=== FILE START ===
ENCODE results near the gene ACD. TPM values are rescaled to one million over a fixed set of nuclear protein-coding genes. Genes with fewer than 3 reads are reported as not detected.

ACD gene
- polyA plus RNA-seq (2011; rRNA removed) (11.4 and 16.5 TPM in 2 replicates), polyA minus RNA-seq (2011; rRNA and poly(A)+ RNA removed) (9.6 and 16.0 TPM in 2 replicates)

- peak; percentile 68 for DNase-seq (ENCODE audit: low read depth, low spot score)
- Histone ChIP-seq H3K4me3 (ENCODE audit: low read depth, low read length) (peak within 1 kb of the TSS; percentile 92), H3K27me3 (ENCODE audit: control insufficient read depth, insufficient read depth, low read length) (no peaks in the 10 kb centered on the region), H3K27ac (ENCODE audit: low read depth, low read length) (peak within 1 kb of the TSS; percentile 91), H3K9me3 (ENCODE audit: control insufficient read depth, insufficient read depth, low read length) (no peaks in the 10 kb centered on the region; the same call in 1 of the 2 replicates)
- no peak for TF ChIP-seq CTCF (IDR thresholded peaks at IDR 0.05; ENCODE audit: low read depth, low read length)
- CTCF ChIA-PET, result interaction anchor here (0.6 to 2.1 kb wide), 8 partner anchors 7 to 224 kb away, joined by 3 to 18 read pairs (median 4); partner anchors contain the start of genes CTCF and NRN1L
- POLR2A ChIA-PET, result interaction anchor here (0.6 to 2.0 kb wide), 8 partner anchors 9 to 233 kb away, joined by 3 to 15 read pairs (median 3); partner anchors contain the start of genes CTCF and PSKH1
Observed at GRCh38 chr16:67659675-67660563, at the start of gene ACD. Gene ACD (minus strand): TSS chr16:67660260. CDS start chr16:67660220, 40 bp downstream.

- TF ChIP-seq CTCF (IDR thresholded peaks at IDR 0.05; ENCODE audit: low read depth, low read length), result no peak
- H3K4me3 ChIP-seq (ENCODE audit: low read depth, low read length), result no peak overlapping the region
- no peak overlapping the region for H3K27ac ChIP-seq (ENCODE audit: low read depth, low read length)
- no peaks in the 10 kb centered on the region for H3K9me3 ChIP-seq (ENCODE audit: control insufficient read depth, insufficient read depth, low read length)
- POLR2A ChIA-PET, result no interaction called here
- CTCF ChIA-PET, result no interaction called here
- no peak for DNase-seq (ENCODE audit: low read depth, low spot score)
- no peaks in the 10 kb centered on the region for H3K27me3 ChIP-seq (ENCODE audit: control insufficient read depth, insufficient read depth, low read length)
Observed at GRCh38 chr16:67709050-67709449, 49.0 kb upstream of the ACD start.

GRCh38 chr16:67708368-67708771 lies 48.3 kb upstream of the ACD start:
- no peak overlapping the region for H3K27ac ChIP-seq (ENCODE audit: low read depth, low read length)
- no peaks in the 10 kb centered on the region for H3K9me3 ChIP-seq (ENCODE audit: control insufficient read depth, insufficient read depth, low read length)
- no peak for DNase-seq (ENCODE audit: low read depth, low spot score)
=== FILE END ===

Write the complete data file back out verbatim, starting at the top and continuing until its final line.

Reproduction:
ENCODE results near the gene ACD. TPM values are rescaled to one million over a fixed set of nuclear protein-coding genes. Genes with fewer than 3 reads are reported as not detected.

ACD gene
- polyA plus RNA-seq (2011; rRNA removed) (11.4 and 16.5 TPM in 2 replicates), polyA minus RNA-seq (2011; rRNA and poly(A)+ RNA removed) (9.6 and 16.0 TPM in 2 replicates)

- peak; percentile 68 for DNase-seq (ENCODE audit: low read depth, low spot score)
- Histone ChIP-seq H3K4me3 (ENCODE audit: low read depth, low read length) (peak within 1 kb of the TSS; percentile 92), H3K27me3 (ENCODE audit: control insufficient read depth, insufficient read depth, low read length) (no peaks in the 10 kb centered on the region), H3K27ac (ENCODE audit: low read depth, low read length) (peak within 1 kb of the TSS; percentile 91), H3K9me3 (ENCODE audit: control insufficient read depth, insufficient read depth, low read length) (no peaks in the 10 kb centered on the region; the same call in 1 of the 2 replicates)
- no peak for TF ChIP-seq CTCF (IDR thresholded peaks at IDR 0.05; ENCODE audit: low read depth, low read length)
- CTCF ChIA-PET, result interaction anchor here (0.6 to 2.1 kb wide), 8 partner anchors 7 to 224 kb away, joined by 3 to 18 read pairs (median 4); partner anchors contain the start of genes CTCF and NRN1L
- POLR2A ChIA-PET, result interaction anchor here (0.6 to 2.0 kb wide), 8 partner anchors 9 to 233 kb away, joined by 3 to 15 read pairs (median 3); partner anchors contain the start of genes CTCF and PSKH1
Observed at GRCh38 chr16:67659675-67660563, at the start of gene ACD. Gene ACD (minus strand): TSS chr16:67660260. CDS start chr16:67660220, 40 bp downstream.

- TF ChIP-seq CTCF (IDR thresholded peaks at IDR 0.05; ENCODE audit: low read depth, low read length), result no peak
- H3K4me3 ChIP-seq (ENCODE audit: low read depth, low read length), result no peak overlapping the region
- no peak overlapping the region for H3K27ac ChIP-seq (ENCODE audit: low read depth, low read length)
- no peaks in the 10 kb centered on the region for H3K9me3 ChIP-seq (ENCODE audit: control insufficient read depth, insufficient read depth, low read length)
- POLR2A ChIA-PET, result no interaction called here
- CTCF ChIA-PET, result no interaction called here
- no peak for DNase-seq (ENCODE audit: low read depth, low spot score)
- no peaks in the 10 kb centered on the region for H3K27me3 ChIP-seq (ENCODE audit: control insufficient read depth, insufficient read depth, low read length)
Observed at GRCh38 chr16:67709050-67709449, 49.0 kb upstream of the ACD start.

GRCh38 chr16:67708368-67708771 lies 48.3 kb upstream of the ACD start:
- no peak overlapping the region for H3K27ac ChIP-seq (ENCODE audit: low read depth, low read length)
- no peaks in the 10 kb centered on the region for H3K9me3 ChIP-seq (ENCODE audit: control insufficient read depth, insufficient read depth, low read length)
- no peak for DNase-seq (ENCODE audit: low read depth, low spot score)